Accessibility links

Breaking News

Court To Consider Unprecedented Chechen Case

(RFE/RL) November 13, 2006 -- A Moscow court will start hearings next month into an unprecedented suit filed by a group of Chechens against the Russian Defense Ministry.

According to Russian media reports, 41 residents of the village of Borozdinovksoye are asking for a total of 126 million rubles (about $4.7 million) in compensation for damages suffered during a raid by special forces more than a year ago.

The villagers say one person was killed and 11 others disappeared after the raid by the Chechen-manned Vostok Battalion. Hundreds of villagers, predominantly ethnic Avars, briefly fled to neighboring Daghestan.

A soldier has been convicted of abuse of office and given a suspended three-year sentence over the raid. But the Russian military says the killing and the abductions were carried out by militants.

The first court hearing will reportedly be held on December 18.

("Kommersant," Ekho Moskvy,, Interfax, ITAR-TASS)

Chechen Female Suicide Bombers

Chechen Female Suicide Bombers
Zarema Muzhikhoyeva, who was arrested in July 2003 while attempting to explode a suicide bomb, in a Moscow court in August 2004 (TASS)

RADICALIZED WOMEN: In October 2002, 42 Chechen militants seized hundreds of hostages in a Moscow theater. Nineteen of the hostage-takers were women, marking the first time women had participated in a mission of this type on this scale. However, Chechen women have been carrying out suicide and other attacks since at least 2000.

September 1-3, 2004: More than 30 Chechen terrorists seize more than 1,000 hostages at a school in Beslan, North Ossetia. According to reports, two to four of the terrorists were women.

August 31, 2004: Roza Nagayeva , the sister of Amanat Nagayeva (see above), blows herself up outside a Moscow metro station, killing 10.

August 24, 2004: Two Chechen women, Amanat Nagayeva and Satisita Dzhbirkhanova, detonate explosives on two Russian commercial airliners nearly simultaneously, killing a total of 90 people.

February 6, 2004: An unidentified woman kills more than 40 people in a suicide bomb attack in the Moscow metro.

December 9, 2003: An unidentified woman blows herself and six others near a Moscow hotel.

December 5, 2003: Four suicide bombers -- reportedly three women and a man -- blow up a commuter train in southern Russia, killing at least 44 people.

July 27, 2003: An unidentified woman blows herself and a female civilian up at a security checkpoint in Grozny.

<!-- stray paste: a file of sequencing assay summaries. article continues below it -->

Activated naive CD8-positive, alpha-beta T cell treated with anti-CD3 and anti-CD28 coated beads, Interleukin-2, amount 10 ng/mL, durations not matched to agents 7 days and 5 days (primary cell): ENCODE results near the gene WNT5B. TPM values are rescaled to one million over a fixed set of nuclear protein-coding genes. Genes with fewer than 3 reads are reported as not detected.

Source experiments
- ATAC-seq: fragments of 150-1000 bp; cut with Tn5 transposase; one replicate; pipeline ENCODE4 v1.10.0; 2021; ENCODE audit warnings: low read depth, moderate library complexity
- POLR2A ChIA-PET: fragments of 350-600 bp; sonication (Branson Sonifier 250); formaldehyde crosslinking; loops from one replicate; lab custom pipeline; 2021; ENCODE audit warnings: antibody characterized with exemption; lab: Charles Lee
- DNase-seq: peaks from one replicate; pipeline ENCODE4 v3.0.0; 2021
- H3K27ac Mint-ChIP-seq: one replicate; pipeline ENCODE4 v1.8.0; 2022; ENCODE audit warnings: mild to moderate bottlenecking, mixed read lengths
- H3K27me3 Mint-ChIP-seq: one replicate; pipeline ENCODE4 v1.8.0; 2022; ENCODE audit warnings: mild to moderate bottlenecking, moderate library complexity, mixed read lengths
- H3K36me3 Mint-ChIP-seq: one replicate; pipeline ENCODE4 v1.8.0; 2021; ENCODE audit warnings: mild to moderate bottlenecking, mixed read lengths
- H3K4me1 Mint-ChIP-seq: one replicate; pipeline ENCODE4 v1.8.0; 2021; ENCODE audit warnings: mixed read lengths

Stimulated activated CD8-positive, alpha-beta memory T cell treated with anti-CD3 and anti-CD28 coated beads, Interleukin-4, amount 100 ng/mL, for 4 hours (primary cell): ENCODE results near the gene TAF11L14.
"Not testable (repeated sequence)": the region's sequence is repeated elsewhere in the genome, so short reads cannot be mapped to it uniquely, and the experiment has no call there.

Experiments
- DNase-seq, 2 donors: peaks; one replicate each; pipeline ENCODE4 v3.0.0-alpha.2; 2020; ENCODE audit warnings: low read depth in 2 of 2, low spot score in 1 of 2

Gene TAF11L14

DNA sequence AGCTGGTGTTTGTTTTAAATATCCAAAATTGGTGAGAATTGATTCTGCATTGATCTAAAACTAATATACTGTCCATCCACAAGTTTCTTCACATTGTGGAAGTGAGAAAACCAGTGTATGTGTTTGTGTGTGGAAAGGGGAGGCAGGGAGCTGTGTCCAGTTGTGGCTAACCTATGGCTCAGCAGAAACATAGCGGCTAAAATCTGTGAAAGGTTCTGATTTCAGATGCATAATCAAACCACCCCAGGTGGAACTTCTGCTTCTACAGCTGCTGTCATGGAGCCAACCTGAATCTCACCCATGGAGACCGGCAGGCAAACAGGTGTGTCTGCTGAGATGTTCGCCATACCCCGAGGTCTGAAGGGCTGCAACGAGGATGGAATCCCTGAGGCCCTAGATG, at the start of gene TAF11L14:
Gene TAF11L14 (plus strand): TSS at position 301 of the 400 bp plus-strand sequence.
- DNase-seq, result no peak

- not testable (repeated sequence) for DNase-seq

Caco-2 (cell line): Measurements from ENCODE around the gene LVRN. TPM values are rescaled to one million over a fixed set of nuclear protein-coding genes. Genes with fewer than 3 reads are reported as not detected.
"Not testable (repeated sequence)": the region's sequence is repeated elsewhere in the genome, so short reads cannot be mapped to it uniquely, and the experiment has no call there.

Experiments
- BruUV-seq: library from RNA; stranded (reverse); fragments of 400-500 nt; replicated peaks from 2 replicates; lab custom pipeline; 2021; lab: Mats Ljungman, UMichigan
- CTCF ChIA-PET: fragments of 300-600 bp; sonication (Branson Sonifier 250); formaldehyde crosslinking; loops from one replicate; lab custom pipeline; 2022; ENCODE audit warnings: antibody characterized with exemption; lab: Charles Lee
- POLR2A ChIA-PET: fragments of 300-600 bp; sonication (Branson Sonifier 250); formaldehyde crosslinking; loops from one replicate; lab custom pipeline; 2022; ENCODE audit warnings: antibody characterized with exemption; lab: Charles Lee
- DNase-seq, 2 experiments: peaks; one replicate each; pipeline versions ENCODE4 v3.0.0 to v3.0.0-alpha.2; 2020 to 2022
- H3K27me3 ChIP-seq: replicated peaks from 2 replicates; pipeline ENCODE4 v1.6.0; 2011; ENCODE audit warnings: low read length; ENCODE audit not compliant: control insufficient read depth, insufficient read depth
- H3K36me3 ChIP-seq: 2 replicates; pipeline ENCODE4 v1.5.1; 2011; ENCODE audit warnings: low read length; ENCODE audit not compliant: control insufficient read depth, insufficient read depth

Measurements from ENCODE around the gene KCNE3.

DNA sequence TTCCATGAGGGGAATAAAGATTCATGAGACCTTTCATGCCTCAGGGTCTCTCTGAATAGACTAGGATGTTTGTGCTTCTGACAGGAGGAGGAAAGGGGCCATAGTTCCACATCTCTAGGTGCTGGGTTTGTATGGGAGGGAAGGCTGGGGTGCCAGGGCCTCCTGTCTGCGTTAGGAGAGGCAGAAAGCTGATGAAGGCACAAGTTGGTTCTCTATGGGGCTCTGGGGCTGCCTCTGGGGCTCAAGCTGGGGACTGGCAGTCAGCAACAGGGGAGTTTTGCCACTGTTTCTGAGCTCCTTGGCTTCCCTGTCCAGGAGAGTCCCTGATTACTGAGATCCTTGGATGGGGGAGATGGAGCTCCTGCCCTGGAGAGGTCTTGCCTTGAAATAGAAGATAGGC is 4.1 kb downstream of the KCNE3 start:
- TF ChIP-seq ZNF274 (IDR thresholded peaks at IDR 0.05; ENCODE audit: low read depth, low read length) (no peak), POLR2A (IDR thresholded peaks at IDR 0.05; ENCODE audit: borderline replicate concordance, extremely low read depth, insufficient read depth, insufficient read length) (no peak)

July 10, 2003: Zarema Muzhikhoyeva is detained while attempting to explode a bomb near a downtown Moscow hotel. A police sapper is later killed trying to disable the bomb.

July 5, 2003: Two female suicide bombers -- Zulikhan Elikhadzhiyeva and Maryam Sharipova -- kill 14 at Moscow rock concert.

June 5, 2003: An unidentified female suicide bomber blows up a bus in Mozdok, North Ossetia, killing at least 18.

May 14, 2003: One or two female suicide bombers kill at least 16 at the Chechen town of Iliskhan-Yurt. Russian authorities believe the attack was an attempt to assassinate pro-Moscow Chechen leader Akhmed-hadji Kadyrov.

May 12, 2003: Two or three suicide bombers explode a truck at a government complex in Znamenskoye, Chechnya, killing at least 60 people. According to some reports, the truck was driven by two unidentified women.

October 23-26, 2002: Nineteen of the 41 militants who seized hostages at a Moscow theater were women. All the terrorists died when special forces stormed the building.

November 29, 2001: Elza Gazuyeva detonates a bomb, killing herself and a Russian military officer in Urus-Martan. Gazuyeva blamed the officer for ordering the killing of her husband.

June 7, 2000: In the Chechen town of Alkhan-Yurt, Khava Barayeva -- a woman related to two Chechen field commanders -- detonates a truck bomb. The Russian military says two soldiers were killed.


An annotated timeline of the Chechnya conflict. An annotated timeline of major terrorist incidents related to the Chechnya conflict.

RFE/RL's complete coverage of Russia's war-torn Republic of Chechnya.

RFE/RL has been declared an "undesirable organization" by the Russian government.

If you are in Russia or the Russia-controlled parts of Ukraine and hold a Russian passport or are a stateless person residing permanently in Russia or the Russia-controlled parts of Ukraine, please note that you could face fines or imprisonment for sharing, liking, commenting on, or saving our content, or for contacting us.

To find out more, click here.